Given the event was held at a bar on a Thursday night, it was billed as the place where big ideas meets a big-ass party. With sailor jerry and Stone & Wood providing the drinks for the crowd of advertising and design people the party was always going to good. The big ideas from the panel of experts definitely lived up to the billing too.
The panel included: Matt Faulk: CEO & ECD of Basic Agency (San Diego, CA), Russ Vine: Managing Director JuniorCru, Rob Hudson: Chief Digital Officer GPY&R, Tanja Hall: Director, Jolt, Simon Langford-Ely: Creative Director, Bigfish, Paul van Barneveld: Director, Brave & AGDA President, Eddie Zammit: Creator of Director, T-World. All moderated by Taxi’s strategic development and innovation guy, Ant McCormack.
The panel dived headlong into the topics of: the shape of advertising now, ideas Vs. execution, relevance Vs. creativity, taking risks, advertising’s future and big ideas.
At a glance the discussion covered:
Is advertising f*cked?
In short, no. But keep up or get left behind.
The panel was pretty united on this front. Things are ever changing in advertising, but they always have been. It’s just that digital is probably moving faster than any other change to the industry we’ve ever experienced and agencies and brands are still working out the best way to connect with their audiences through digital channels. Also, with all of this content coming from every direction, brands need to stand out and have a clear position on what they stand for.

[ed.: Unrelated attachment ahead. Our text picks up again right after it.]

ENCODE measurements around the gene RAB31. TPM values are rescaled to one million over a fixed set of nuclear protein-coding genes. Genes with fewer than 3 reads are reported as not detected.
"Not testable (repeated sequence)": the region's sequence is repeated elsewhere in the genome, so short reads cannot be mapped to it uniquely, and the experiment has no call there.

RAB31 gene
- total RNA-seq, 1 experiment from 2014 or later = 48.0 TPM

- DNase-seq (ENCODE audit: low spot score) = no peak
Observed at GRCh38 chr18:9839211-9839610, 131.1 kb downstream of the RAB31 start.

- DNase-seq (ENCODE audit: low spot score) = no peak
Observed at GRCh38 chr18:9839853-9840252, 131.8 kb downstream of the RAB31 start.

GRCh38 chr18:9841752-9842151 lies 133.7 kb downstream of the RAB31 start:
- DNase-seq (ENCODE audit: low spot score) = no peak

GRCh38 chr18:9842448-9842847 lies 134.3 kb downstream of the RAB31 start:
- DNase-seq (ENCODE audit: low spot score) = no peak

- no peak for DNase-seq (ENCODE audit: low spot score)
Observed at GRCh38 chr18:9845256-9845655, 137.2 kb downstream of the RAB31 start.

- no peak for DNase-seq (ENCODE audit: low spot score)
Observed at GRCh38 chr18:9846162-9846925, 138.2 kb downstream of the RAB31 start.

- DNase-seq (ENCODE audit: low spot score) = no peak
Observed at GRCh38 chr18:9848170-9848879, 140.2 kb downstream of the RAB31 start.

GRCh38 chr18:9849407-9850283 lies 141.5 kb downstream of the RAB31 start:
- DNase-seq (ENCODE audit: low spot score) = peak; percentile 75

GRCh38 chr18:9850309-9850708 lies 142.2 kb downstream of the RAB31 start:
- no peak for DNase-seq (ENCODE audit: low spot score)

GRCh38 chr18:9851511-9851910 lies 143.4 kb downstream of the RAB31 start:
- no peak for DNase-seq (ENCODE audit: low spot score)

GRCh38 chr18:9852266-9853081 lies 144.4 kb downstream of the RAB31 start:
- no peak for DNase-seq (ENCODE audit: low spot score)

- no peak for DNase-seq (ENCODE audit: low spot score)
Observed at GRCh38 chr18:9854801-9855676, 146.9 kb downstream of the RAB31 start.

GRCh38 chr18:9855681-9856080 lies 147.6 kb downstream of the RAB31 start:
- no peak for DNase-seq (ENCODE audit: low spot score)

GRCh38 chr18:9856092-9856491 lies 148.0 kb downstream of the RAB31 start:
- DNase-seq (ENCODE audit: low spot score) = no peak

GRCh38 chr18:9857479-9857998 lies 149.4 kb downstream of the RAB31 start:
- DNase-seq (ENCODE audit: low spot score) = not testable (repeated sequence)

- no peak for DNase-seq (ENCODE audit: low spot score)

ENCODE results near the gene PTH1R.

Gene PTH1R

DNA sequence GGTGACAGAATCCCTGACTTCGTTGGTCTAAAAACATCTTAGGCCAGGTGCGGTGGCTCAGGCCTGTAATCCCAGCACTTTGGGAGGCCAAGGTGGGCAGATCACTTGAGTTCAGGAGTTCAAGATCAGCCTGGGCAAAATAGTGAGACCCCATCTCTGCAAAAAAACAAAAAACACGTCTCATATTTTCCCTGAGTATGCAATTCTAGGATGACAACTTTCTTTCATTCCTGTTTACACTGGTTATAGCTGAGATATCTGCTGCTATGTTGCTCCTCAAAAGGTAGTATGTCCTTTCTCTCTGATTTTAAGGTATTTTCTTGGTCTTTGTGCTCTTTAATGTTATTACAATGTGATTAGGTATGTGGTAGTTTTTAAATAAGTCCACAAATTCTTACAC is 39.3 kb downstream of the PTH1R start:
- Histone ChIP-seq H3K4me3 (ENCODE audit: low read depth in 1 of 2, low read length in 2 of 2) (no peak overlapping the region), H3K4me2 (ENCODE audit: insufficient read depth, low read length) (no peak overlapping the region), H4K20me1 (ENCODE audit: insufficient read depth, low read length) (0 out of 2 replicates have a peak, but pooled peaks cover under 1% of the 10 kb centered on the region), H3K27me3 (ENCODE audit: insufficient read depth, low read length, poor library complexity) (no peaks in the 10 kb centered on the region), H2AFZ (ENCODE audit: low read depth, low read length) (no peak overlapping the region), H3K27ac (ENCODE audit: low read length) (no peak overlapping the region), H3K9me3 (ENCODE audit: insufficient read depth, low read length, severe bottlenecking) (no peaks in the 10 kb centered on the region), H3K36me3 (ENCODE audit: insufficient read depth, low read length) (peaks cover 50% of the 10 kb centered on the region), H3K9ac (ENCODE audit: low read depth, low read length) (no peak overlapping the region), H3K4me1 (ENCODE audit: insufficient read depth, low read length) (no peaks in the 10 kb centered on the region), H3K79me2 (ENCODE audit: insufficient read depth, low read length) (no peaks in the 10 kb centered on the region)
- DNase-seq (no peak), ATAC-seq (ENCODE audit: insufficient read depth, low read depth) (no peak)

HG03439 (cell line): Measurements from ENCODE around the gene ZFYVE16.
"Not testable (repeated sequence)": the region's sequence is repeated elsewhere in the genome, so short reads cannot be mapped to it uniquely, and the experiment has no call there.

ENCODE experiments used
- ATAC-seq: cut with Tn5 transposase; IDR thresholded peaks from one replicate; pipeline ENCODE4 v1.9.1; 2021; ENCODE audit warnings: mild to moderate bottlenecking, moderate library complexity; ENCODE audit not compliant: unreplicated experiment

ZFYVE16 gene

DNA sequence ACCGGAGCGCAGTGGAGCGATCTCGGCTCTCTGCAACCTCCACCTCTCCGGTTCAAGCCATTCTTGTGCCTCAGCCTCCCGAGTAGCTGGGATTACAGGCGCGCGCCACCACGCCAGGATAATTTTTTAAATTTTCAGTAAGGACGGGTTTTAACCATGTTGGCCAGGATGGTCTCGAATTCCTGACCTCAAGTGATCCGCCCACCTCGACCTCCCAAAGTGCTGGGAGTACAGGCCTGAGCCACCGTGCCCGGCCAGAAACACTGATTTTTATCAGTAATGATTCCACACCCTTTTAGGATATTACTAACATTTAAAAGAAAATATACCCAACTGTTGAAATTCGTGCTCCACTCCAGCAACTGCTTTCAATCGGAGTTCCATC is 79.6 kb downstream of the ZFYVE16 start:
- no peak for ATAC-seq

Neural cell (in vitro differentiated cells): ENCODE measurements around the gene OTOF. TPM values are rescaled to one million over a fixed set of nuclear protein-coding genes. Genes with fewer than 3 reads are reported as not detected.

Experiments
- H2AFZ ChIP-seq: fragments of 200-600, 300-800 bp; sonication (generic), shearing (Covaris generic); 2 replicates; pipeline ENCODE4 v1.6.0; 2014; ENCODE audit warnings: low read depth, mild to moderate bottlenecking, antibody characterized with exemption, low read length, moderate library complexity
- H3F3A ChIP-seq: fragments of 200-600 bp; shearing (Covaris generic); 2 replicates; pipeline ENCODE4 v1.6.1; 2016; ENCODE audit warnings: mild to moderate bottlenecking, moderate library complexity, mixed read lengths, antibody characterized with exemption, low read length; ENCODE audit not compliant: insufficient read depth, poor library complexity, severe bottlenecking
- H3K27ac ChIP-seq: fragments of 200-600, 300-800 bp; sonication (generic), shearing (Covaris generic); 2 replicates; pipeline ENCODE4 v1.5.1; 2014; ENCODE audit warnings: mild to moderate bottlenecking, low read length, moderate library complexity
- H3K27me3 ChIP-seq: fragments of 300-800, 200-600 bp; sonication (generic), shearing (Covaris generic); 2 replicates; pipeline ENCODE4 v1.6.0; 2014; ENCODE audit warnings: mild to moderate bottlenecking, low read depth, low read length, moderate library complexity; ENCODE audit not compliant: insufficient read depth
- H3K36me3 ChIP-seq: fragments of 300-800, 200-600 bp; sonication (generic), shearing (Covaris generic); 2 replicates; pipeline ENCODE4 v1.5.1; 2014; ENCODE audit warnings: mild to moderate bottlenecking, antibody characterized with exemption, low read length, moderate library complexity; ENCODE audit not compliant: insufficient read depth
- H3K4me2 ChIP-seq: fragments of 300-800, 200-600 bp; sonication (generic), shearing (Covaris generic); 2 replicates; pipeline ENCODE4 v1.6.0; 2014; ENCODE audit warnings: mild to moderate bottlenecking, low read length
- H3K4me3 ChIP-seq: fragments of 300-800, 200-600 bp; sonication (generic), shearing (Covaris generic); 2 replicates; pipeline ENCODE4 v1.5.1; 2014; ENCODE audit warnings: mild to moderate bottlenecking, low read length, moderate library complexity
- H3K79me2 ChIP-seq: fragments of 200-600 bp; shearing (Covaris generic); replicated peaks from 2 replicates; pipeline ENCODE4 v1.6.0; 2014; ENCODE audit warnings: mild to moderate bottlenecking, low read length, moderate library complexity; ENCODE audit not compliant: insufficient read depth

The panel was also all on board that agencies and clients need to embrace digital as something that people just do so get over it and get on with it. BUT, there is a different way to think about it and execute it so approach it differently.
Is print dead?
Our expert panel was split on this topic. Eddie Zammit, creator of of T-World (a hard copy printed journal) was unsurprisingly in favour of print. Arguing that the tactile experience and permanence of the medium meant that #printispremium. The designers on the panel, Tanja Hall & Paul van Barneveld, agreed with Eddie that print is here to stay and it’s definitely premium.